Philips School of Music
Jubilee Hills | Gachibowli | Nallagandla | Kokapet | Gandipet
Metromela Editorial Review
What you see - It is difficult to miss Philip’s School of Music in spite of its inconspicuous hoarding. That’s because the strains of music reach your ears even before you set your eyes on the small signboard. In fact, the music acts as a better advertisement, we believe. And just as it was in the folk tale of the Pied Piper, the captivating music convincingly lures you inside.
The moment we entered the school, we could not take our ears off the different kinds of tunes that were being practiced upon by students on the piano. We actually started wondering how each could concentrate on his/her tune with the other playing a different tune close by. Of course, we missed seeing the headset used by a student for the same purpose. But the others went about playing their tunes as if the only music that they could hear was what they were playing. Now that’s called perfect engrossment.
What you get - Philip’s School of Music trains students to play the guitar, violin, electronic keyboards, piano, drums and harmonica. It has about 150 students at present and prepares them for the Associated Board of The Royal Schools of Music examination which is considered to be the standard of classical music in London.
An entire eight-grade course in this regard would take about 4-5 years. While the first three grades are considered to be the foundation course, the next three are on par with the Intermediate education standards. The final two grades are advanced levels and are typically taken up by people who have a real passion for western classical music and are keen on making it their profession.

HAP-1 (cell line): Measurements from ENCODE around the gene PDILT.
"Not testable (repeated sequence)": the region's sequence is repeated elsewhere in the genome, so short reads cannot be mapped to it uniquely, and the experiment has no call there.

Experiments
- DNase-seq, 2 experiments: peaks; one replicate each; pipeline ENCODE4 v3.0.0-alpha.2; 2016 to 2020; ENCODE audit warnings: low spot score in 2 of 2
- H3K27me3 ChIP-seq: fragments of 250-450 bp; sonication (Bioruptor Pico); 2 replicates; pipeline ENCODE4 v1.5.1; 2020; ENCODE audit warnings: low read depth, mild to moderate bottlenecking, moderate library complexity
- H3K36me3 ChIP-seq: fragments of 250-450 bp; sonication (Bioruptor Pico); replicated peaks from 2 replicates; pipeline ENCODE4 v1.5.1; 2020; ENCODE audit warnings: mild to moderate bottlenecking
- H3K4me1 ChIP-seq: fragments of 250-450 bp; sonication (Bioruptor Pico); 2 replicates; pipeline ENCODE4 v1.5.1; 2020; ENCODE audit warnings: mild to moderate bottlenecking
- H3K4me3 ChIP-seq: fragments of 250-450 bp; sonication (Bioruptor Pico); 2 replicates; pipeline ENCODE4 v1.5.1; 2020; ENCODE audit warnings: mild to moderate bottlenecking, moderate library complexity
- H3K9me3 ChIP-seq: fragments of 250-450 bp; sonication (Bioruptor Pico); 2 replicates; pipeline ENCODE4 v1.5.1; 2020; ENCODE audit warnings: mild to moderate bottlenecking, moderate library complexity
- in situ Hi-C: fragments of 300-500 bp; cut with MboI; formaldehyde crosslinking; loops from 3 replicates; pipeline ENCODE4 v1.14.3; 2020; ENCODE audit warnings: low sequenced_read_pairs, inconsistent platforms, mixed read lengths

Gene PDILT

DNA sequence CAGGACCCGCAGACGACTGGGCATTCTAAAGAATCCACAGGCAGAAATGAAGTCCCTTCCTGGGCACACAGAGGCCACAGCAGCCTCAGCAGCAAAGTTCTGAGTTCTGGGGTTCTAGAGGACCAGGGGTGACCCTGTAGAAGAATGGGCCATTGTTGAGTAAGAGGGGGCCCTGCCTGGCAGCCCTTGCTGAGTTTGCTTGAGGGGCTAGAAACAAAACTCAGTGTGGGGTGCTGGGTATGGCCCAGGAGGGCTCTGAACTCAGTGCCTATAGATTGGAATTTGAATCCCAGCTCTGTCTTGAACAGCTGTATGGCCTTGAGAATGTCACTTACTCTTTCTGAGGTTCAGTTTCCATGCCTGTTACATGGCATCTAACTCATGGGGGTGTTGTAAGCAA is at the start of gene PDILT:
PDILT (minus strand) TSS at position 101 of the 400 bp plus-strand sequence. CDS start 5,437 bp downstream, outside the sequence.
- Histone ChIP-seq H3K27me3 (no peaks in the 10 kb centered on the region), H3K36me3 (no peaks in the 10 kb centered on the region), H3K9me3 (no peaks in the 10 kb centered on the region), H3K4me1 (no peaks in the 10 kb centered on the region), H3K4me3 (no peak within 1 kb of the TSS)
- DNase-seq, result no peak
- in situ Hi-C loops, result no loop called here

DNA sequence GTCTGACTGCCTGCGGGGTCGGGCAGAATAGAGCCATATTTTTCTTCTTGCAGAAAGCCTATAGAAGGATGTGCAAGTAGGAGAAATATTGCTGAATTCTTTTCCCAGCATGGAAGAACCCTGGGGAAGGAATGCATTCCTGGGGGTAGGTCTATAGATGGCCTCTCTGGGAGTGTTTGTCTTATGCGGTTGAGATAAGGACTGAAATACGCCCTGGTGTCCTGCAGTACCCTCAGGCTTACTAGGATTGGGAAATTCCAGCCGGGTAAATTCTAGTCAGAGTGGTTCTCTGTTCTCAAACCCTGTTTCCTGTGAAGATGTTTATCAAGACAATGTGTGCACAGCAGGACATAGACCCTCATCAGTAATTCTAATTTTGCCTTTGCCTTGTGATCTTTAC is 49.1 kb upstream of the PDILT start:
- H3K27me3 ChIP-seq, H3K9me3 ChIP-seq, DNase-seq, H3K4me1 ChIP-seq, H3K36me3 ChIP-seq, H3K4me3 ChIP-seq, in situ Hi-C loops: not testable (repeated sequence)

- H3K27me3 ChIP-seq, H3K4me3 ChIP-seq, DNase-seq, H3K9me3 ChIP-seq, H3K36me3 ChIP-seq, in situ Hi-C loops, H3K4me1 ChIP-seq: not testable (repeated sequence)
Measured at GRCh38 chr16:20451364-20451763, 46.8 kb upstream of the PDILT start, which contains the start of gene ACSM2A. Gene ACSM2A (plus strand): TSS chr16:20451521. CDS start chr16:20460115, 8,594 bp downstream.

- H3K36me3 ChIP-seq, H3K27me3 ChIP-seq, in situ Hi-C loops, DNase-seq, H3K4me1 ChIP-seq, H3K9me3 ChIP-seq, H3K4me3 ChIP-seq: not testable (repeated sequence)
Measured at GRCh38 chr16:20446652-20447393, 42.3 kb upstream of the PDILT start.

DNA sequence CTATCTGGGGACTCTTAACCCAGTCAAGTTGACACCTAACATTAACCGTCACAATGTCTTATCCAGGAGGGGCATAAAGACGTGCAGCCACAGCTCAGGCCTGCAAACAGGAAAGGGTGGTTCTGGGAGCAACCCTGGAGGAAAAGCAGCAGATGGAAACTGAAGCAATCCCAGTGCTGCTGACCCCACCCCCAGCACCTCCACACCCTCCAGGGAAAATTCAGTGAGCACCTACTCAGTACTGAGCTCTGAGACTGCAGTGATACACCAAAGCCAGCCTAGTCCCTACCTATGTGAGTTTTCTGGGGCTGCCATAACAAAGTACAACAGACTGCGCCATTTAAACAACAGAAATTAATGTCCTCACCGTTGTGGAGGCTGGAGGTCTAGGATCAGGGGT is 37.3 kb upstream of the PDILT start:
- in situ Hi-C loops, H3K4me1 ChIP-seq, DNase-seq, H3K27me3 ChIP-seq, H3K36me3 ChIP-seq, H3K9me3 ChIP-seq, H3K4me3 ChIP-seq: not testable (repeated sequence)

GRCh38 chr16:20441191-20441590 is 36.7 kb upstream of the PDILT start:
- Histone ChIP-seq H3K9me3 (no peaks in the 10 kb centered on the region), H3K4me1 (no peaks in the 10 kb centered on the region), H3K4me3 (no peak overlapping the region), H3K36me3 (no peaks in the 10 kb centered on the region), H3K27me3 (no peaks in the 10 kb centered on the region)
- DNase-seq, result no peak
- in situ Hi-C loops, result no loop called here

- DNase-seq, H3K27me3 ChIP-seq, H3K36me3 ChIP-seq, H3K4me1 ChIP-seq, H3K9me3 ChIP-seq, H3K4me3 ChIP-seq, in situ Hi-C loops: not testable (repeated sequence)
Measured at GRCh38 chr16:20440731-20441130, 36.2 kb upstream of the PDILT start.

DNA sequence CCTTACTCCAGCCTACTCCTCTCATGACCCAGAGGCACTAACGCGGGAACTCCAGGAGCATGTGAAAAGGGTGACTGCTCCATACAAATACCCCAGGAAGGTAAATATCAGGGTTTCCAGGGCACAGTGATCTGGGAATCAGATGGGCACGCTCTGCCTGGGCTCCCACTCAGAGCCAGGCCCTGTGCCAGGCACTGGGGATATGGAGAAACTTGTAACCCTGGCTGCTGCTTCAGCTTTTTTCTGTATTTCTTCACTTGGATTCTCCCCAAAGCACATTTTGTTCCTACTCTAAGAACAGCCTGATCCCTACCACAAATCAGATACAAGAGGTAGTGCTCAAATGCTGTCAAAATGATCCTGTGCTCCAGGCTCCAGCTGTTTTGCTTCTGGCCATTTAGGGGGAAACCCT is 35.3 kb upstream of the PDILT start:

The school also trains students in non-classical music which may be pop, film songs, rock and the like. This, however, will not be affiliated to the Royal Schools of Music. Nonetheless, there are many takers for this kind of music, especially among the ones who consider music as a hobby or pastime. Apparently, the school has been getting many students from the software industry for these courses, either because they are inspired by what they see on television or are just looking for an outlet for their stress.
The most popular instruments among the students seem to be the piano, guitar and the electronic keyboards. The fees charged by the school are Rs. 1,000 per month for western classical music and Rs. 4,500 for non-classical music if it is a foundation course (approximately 4 months). For the advanced course, which would run for about 7 months, it charges Rs. 7,000.
Our verdict - MetroMela found the school uncluttered and spruced up with regard to its premises. The instruments seemed well-maintained and the methodology of teaching on an individual basis is worth emulating. The school is now also considering organizing concerts so that the students are encouraged to promote music as a way of life.
Unlike other music schools in the city, where students are requested to bring their own instruments (except if it is the piano), Philip’s School makes the provision. Besides, another unique feature is that it does not teach in groups. Individual attention is given to each student so that the learning process quickens its pace. It also does not encourage teaching students at their homes because it believes that the learning horizon can be widened only by listening to different kinds of music.
Parking space is available here since it is in a residential area.
Anytime between - 7 AM - 1 PM and 3 PM - 9 PM (Weekdays)
7 AM - 12 PM (Sundays)